The Telegraph
Since 1st March, 1999
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The survival or stability of a government that is dysfunctional may not mean anything. Bihar, therefore, had little cause for cheer when the chief minister, Ms Rabri Devi, last week completed six years in office. It was perhaps symbolic of the state of things in Bihar that the event coincided with a section of bank employees striking work to protest against the kidnapping of one of their colleagues. Not long ago, doctors and businessmen in the state did the same over similar incidents. Kidnapping for ransom has come to symbolize both the collapse of law and order in the state and the insecurity and helplessness of its people in the face of endemic lawlessness. In a larger sense, though, Ms Rabri Deviís assumption of office itself signified the failure of the system. A housewife who had no exposure to public life, she was catapulted to the office by her husband, Mr Laloo Prasad Yadav, in his anxiety to evade arrest in the fodder scandal case. He could not escape a jail term eventually but saved his government by installing his wife in his place as chief minister. Although she was later elected to the state legislature, it was small compensation for Mr Yadavís cynical subversion of democracy by which he continued his rule by proxy. It is a measure of the systemic failure in Bihar that Mr Yadav, and not his wife, remains the de facto ruler of the state.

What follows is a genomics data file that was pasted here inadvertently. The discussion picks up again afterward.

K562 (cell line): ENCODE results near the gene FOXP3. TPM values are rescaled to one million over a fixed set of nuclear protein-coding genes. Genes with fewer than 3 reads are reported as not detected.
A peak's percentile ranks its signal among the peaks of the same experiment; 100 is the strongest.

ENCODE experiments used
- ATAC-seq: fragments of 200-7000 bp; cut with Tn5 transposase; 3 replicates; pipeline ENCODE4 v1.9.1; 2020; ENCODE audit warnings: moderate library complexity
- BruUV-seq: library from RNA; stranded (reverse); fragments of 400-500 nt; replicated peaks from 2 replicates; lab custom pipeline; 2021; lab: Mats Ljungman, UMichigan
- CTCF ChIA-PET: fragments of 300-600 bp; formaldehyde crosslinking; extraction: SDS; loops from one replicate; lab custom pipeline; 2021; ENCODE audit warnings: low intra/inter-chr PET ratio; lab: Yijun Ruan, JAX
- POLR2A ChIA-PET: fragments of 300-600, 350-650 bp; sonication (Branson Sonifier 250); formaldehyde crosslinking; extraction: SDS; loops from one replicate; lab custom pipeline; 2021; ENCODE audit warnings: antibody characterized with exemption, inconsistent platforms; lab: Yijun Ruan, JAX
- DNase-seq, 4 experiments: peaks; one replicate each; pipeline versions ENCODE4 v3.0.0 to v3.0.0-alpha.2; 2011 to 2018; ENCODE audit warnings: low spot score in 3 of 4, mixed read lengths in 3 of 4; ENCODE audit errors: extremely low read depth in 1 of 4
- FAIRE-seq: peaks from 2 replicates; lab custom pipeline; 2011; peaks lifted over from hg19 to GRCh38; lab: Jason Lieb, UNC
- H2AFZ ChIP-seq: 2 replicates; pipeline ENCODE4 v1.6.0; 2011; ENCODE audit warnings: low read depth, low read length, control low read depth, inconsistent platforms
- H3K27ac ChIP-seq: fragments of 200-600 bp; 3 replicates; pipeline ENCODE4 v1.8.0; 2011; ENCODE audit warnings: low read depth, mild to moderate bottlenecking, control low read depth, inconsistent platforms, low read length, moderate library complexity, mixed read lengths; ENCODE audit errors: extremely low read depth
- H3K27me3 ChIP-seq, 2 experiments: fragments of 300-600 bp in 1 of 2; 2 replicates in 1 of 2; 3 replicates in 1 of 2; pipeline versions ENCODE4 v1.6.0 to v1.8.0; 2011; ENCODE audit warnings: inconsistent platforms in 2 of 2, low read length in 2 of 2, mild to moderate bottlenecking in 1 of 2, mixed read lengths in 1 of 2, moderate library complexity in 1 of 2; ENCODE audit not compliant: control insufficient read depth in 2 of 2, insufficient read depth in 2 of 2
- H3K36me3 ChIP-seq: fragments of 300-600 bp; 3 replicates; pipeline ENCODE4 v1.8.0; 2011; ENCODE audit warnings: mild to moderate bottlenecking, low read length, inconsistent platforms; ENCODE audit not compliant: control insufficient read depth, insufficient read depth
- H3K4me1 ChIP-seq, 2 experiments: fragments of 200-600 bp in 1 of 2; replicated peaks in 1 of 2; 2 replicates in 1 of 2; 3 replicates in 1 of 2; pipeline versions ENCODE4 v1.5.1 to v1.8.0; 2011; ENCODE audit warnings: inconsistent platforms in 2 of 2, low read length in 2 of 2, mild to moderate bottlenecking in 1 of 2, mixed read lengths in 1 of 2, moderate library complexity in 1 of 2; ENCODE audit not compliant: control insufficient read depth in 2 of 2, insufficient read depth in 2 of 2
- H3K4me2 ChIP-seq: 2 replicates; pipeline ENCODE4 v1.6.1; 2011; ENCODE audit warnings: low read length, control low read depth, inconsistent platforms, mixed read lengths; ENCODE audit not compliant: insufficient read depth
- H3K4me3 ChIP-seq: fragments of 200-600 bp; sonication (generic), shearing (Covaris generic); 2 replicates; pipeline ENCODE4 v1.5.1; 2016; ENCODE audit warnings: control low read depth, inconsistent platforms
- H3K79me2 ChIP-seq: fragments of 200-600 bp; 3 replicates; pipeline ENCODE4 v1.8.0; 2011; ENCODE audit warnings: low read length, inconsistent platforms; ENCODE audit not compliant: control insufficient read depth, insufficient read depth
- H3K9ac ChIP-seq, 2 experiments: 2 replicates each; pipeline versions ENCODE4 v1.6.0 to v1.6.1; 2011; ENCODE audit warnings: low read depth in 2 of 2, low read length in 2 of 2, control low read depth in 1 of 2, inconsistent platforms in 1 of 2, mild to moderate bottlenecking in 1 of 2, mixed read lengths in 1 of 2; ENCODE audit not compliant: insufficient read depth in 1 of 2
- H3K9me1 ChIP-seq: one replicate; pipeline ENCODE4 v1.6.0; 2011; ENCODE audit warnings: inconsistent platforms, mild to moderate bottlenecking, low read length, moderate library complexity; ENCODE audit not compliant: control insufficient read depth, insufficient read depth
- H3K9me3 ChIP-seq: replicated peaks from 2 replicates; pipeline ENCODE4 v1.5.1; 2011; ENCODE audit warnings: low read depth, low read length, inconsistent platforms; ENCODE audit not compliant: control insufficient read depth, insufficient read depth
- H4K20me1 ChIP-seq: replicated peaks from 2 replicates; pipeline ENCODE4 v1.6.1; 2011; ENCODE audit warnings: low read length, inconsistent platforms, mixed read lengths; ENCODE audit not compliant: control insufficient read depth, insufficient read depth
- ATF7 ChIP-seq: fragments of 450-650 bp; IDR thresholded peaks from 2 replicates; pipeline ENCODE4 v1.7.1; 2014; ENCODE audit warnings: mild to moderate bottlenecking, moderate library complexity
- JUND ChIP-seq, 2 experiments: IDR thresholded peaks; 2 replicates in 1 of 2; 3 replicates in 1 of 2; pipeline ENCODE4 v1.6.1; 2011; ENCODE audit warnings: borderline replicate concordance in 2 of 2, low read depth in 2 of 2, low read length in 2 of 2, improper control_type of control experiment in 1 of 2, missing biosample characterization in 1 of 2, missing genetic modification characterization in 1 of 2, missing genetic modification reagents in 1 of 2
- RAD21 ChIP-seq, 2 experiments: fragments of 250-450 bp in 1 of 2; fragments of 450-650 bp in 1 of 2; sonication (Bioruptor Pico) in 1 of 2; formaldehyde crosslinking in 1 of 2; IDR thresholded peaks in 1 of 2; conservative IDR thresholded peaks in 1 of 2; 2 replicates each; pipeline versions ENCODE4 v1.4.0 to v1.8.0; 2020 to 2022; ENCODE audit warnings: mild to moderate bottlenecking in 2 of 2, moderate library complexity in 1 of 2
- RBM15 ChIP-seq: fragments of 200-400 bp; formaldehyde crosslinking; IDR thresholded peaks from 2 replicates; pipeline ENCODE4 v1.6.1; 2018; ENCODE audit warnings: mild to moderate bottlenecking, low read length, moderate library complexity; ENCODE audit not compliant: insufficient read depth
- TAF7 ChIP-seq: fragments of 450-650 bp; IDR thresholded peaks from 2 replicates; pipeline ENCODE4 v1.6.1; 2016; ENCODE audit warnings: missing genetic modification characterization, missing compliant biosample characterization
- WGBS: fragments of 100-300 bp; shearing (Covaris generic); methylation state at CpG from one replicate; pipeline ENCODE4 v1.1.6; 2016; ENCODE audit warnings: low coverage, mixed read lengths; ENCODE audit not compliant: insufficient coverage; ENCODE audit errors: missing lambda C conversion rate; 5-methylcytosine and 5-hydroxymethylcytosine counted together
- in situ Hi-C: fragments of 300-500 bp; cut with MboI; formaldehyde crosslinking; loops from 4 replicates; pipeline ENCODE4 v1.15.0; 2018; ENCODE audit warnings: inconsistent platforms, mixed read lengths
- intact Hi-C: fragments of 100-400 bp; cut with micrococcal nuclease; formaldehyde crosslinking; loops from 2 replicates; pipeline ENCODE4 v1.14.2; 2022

But the real depth of the failure is to be found in the manner in which the state administration surrendered its collective will to the ambitions of an overreaching politician. The state bureaucracyís failure to stand up to Mr Yadavís challenge is not just appalling; it is an ominous signal for the administration anywhere in the country. It may not be the first instance of the bureaucracy surrendering to the political masters. But Biharís is an extreme case in which the administration seems to serve, not the people or the law, but a politician and his personal and partisan interests. No wonder there is hardly any administration worth the name. The stateís disastrous finances, coupled with the administrative collapse, have led to the slow death of most economic activities. The police and the bureaucracy cannot simply pass the blame for the stateís all-round failures to the machinations of a self-serving political class. Such is the climate of despair that even Mr Yadavís political opponents and the civil society seem to have lost all hope of Biharís return to the rule of law and to a semblance of economic recovery. But that can only plunge the state into a deeper abyss. Not New Delhi, but the people themselves have to come to Biharís rescue.

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